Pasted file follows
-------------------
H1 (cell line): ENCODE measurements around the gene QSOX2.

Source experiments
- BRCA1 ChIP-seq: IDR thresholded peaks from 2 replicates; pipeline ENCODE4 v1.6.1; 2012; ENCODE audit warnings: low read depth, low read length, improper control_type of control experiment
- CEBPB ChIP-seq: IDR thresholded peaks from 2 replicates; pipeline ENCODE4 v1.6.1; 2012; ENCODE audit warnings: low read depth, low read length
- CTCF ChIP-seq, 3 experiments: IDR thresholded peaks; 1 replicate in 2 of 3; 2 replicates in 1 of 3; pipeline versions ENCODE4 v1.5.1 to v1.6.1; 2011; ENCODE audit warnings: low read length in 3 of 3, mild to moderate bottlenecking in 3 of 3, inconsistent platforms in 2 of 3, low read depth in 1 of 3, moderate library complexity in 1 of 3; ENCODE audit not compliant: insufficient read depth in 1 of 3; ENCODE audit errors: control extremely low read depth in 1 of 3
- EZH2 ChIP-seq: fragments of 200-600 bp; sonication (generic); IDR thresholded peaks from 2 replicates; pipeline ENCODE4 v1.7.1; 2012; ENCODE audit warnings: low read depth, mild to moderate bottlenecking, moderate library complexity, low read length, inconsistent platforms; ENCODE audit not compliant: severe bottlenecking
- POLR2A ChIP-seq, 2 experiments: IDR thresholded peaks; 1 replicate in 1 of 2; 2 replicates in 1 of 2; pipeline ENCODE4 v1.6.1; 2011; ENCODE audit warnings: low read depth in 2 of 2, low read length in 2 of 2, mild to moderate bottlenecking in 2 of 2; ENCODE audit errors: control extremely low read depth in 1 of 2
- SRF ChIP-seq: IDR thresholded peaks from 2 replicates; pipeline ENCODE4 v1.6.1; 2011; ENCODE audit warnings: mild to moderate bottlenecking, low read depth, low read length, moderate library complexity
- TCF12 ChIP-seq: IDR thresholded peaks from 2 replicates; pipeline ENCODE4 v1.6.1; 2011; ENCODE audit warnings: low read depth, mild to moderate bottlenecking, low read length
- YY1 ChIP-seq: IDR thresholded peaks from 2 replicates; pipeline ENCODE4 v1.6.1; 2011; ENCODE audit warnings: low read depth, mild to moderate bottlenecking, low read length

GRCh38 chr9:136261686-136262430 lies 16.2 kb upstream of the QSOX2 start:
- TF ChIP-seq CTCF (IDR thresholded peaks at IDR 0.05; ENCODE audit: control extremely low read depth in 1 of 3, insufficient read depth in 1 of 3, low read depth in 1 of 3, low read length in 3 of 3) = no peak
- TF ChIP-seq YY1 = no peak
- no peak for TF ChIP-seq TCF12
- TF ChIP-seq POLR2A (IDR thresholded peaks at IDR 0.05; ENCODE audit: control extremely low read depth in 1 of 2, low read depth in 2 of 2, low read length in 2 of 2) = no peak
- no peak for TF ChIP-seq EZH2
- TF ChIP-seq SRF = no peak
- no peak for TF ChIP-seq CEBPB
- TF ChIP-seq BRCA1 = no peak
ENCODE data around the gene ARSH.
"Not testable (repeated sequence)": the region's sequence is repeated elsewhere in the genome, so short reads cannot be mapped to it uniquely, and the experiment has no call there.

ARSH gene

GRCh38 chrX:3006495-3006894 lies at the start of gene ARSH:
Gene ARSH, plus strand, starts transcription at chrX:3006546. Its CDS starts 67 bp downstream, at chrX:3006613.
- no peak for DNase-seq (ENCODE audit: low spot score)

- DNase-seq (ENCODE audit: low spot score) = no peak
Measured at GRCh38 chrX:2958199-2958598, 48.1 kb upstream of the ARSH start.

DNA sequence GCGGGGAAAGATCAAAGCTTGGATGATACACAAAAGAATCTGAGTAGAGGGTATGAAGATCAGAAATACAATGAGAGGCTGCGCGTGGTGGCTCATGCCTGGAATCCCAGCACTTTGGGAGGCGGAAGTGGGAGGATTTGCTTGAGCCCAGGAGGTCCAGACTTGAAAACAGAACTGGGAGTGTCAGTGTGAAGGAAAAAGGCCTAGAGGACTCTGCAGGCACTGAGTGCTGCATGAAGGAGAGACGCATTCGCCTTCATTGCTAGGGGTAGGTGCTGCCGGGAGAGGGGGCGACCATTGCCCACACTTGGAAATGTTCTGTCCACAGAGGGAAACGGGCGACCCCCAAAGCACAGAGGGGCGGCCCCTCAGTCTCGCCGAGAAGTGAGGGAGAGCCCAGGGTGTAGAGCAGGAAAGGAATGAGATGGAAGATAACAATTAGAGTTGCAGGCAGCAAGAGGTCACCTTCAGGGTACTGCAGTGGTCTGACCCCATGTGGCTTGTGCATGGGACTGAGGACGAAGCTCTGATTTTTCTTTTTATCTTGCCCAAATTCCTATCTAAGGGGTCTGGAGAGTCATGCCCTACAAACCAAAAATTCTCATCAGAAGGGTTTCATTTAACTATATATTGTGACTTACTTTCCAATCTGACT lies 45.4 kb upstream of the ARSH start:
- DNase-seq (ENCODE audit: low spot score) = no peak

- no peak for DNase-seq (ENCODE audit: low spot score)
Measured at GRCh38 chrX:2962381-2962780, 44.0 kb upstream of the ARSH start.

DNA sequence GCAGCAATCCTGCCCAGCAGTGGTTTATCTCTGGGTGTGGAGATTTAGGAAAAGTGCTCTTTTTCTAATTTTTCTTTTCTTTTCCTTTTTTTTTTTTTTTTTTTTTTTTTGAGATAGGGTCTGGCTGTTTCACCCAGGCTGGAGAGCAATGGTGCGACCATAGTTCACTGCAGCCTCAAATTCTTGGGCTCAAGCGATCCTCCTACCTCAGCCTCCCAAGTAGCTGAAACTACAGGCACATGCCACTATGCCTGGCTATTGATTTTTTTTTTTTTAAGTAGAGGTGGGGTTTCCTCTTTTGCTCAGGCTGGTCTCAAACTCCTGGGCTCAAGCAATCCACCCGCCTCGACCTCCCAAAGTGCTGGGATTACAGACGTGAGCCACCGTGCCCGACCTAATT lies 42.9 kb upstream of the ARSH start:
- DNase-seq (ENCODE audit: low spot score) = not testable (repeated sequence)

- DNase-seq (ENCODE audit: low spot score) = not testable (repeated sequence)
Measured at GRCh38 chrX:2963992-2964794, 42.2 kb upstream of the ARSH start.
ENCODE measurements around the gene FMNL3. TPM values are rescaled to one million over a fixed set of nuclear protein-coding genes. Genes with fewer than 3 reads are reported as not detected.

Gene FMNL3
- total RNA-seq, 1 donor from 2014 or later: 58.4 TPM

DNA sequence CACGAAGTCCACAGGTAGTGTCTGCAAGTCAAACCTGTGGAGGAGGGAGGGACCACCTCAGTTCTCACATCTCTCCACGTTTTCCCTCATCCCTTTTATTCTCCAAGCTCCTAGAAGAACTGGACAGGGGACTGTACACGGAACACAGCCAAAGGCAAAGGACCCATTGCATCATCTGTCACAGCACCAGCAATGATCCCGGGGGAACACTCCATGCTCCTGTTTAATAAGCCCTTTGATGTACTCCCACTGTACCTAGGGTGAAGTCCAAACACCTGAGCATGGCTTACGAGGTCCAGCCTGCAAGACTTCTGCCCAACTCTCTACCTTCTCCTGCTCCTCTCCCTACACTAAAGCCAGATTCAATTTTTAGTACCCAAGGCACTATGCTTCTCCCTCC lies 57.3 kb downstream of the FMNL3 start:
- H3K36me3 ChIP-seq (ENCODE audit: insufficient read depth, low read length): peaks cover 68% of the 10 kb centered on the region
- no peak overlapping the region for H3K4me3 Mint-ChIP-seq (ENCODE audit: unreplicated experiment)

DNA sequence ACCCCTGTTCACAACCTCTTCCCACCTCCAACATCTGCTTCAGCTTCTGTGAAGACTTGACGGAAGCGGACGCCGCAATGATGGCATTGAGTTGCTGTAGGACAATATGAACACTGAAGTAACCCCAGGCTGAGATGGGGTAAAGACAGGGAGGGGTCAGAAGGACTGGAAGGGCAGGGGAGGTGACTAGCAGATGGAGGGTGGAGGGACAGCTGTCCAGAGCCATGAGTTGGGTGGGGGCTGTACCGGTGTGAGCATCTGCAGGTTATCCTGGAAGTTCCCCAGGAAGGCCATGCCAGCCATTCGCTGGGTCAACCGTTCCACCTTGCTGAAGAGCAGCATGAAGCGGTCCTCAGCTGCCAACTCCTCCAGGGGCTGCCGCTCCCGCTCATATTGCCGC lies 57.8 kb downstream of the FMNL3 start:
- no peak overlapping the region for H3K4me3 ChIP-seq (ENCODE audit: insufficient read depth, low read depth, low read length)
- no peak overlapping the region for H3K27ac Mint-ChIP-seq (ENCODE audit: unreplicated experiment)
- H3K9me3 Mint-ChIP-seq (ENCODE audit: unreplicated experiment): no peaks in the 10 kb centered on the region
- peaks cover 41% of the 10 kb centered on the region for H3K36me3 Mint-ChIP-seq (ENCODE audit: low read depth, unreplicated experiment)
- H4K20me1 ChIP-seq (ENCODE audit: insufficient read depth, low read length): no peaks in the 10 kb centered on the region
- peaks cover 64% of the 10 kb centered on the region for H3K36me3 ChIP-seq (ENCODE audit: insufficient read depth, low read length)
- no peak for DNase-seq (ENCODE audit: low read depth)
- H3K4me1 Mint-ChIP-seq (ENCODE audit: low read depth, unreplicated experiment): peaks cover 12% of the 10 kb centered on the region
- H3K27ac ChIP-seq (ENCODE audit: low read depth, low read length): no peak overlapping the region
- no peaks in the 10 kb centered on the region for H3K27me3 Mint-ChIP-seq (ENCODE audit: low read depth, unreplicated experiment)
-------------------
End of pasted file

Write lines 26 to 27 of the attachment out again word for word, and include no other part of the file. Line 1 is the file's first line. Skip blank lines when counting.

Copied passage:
- DNase-seq (ENCODE audit: low spot score) = no peak
Measured at GRCh38 chrX:2958199-2958598, 48.1 kb upstream of the ARSH start.